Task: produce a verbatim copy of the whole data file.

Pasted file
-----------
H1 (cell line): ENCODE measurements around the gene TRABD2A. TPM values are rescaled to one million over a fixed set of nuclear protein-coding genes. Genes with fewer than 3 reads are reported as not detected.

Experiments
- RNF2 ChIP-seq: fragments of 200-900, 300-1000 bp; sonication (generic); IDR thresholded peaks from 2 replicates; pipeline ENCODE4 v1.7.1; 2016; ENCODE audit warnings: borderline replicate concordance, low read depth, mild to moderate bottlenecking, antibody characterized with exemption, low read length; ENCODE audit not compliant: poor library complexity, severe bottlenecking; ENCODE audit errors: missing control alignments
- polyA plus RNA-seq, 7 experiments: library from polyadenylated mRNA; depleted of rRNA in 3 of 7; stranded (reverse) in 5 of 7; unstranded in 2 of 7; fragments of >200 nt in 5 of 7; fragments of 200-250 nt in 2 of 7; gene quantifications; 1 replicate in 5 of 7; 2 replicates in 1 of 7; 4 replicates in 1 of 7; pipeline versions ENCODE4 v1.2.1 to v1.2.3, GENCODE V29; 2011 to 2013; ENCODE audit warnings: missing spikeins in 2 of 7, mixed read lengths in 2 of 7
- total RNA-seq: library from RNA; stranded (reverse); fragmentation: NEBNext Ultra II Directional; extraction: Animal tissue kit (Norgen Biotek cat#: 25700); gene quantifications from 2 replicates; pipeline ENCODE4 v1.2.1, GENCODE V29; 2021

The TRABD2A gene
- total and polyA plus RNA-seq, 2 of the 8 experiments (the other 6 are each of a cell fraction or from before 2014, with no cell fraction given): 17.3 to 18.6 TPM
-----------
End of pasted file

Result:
H1 (cell line): ENCODE measurements around the gene TRABD2A. TPM values are rescaled to one million over a fixed set of nuclear protein-coding genes. Genes with fewer than 3 reads are reported as not detected.

Experiments
- RNF2 ChIP-seq: fragments of 200-900, 300-1000 bp; sonication (generic); IDR thresholded peaks from 2 replicates; pipeline ENCODE4 v1.7.1; 2016; ENCODE audit warnings: borderline replicate concordance, low read depth, mild to moderate bottlenecking, antibody characterized with exemption, low read length; ENCODE audit not compliant: poor library complexity, severe bottlenecking; ENCODE audit errors: missing control alignments
- polyA plus RNA-seq, 7 experiments: library from polyadenylated mRNA; depleted of rRNA in 3 of 7; stranded (reverse) in 5 of 7; unstranded in 2 of 7; fragments of >200 nt in 5 of 7; fragments of 200-250 nt in 2 of 7; gene quantifications; 1 replicate in 5 of 7; 2 replicates in 1 of 7; 4 replicates in 1 of 7; pipeline versions ENCODE4 v1.2.1 to v1.2.3, GENCODE V29; 2011 to 2013; ENCODE audit warnings: missing spikeins in 2 of 7, mixed read lengths in 2 of 7
- total RNA-seq: library from RNA; stranded (reverse); fragmentation: NEBNext Ultra II Directional; extraction: Animal tissue kit (Norgen Biotek cat#: 25700); gene quantifications from 2 replicates; pipeline ENCODE4 v1.2.1, GENCODE V29; 2021

The TRABD2A gene
- total and polyA plus RNA-seq, 2 of the 8 experiments (the other 6 are each of a cell fraction or from before 2014, with no cell fraction given): 17.3 to 18.6 TPM